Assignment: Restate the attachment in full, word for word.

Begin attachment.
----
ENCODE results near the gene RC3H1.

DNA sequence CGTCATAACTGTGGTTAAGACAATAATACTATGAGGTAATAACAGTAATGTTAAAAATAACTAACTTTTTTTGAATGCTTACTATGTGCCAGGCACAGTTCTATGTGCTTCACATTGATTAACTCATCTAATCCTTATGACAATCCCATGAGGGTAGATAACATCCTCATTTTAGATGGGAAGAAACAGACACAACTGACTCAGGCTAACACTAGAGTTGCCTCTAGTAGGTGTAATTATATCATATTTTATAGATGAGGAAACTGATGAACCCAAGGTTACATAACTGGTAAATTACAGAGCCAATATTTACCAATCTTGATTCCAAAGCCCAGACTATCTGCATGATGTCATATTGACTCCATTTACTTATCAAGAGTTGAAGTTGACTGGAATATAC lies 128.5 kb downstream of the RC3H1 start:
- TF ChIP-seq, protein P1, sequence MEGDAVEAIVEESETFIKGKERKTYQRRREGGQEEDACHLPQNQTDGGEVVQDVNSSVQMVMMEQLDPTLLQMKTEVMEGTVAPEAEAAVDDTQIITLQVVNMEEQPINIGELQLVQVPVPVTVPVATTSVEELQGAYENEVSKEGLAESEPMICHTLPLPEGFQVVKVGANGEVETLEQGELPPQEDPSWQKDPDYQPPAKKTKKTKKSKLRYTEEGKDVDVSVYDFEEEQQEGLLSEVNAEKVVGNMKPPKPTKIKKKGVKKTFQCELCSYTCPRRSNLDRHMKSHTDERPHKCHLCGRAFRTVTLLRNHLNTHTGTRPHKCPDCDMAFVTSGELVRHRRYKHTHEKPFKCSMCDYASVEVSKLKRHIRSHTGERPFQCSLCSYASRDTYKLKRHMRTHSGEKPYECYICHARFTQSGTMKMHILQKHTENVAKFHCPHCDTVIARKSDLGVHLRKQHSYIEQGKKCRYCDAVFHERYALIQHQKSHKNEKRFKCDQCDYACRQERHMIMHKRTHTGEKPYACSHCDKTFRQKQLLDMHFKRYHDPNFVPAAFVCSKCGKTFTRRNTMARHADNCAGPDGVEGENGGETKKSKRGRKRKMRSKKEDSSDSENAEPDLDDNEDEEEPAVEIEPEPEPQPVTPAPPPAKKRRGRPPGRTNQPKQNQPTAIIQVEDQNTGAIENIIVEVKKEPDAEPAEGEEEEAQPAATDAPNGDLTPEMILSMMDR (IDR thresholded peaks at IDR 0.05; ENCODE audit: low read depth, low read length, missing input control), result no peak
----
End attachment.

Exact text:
ENCODE results near the gene RC3H1.

DNA sequence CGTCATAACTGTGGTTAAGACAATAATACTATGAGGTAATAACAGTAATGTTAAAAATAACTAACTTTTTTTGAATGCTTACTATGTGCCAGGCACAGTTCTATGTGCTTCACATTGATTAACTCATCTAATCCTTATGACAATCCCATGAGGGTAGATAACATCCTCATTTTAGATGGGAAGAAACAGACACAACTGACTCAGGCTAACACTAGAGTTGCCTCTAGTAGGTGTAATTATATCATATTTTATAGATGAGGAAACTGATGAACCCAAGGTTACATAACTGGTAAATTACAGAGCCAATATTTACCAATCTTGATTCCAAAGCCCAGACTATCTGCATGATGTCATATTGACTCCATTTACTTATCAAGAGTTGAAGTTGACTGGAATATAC lies 128.5 kb downstream of the RC3H1 start:
- TF ChIP-seq, protein P1, sequence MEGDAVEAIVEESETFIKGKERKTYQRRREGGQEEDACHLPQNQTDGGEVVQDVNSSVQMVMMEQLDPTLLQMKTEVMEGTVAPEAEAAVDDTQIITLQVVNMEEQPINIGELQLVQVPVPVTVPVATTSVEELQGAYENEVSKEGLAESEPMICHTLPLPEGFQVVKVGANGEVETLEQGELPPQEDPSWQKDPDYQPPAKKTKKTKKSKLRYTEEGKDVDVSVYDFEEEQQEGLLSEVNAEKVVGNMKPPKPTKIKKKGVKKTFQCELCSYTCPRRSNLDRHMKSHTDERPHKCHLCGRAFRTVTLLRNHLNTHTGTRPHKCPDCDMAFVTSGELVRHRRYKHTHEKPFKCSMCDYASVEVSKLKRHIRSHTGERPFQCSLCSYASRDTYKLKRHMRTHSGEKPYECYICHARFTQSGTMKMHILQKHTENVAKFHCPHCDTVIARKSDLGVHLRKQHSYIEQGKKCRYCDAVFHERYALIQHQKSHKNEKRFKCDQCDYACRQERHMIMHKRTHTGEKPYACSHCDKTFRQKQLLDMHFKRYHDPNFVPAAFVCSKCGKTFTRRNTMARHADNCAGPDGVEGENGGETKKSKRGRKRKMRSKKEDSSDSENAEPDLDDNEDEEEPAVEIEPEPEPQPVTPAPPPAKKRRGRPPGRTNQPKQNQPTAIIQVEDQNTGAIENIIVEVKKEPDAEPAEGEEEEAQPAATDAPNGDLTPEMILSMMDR (IDR thresholded peaks at IDR 0.05; ENCODE audit: low read depth, low read length, missing input control), result no peak